Brown was not about to tamper with the line, and [writer Gene] Markey, unlike Frances Marion, was not on the set to help. Brown asked Garbo to say the line as written. Garbo was not happy about it. She walked over to Marjorie Rambeau, who was holding the Pekingese dog who portrayed Boo Boo in the film. “Excuse me, Miss Rambeau,” said Garbo, “but your dog must have some fresh air.” Garbo took the dog from the startled actress and walked off the set. A few minutes passed. Brown sent Charles Dorian to fetch Garbo. “Not yet,” said Garbo, avoiding the stares of various passerby who saw her standing in an evening gown outside a soundstage holding a perplexed Pekingese. “Not until the dog is all right.” A few more minutes passed. Clarence Brown emerged into the Culver City sunlight.
“Greta, the script will be just as you want it,” he said softly.
“The little doggy is okay now,” said Garbo, tucking the creature under her arm and following Brown inside.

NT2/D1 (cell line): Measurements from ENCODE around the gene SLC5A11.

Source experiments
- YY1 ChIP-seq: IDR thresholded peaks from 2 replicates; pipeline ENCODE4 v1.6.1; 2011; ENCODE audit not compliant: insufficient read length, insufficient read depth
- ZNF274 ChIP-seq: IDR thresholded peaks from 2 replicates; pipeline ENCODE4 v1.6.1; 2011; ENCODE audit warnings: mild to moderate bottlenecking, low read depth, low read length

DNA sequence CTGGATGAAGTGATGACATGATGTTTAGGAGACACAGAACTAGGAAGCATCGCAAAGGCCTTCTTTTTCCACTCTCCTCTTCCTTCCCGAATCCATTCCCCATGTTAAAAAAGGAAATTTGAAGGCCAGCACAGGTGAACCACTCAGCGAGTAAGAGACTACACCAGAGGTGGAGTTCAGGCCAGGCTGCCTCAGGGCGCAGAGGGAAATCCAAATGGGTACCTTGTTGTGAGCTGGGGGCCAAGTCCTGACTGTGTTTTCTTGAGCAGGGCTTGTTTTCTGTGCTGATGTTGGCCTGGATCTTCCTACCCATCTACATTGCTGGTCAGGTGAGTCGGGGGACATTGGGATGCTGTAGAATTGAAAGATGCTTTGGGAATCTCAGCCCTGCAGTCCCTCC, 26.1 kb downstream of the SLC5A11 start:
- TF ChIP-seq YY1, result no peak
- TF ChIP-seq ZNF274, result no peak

- Lots of gorgeous stills, including a glass slide made to promote the film, over at Doctor Macro.
- Mordaunt Hall, in a rare turn, has a review full of sick burns in the New York Times:
The chief failing in this film, aside from the fact that its Parisian atmosphere never seems far removed from the Pacific Coast, is that of having Robert Montgomery cast as the young French consular service student, with whom Yvonne, as the heroine played here by Miss Garbo is known, falls in love.
Yvonne may be a creature of impulse, but the idea of her being madly smitten by this André Martel (Mr. Montgomery) is surprising, but never believable. This young lover needed to be played by an actor of more experience, to lend credulity to the romance. Virtually all Mr. Montgomery succeeds in impressing upon the audience is his embarrassment.
- Garbo Forever has plenty on this one (though her character isn’t based on Sappho… no idea where that comes from). For the curious, this film earned over a million dollars at the box office. Garbo fever must have been running hot that year.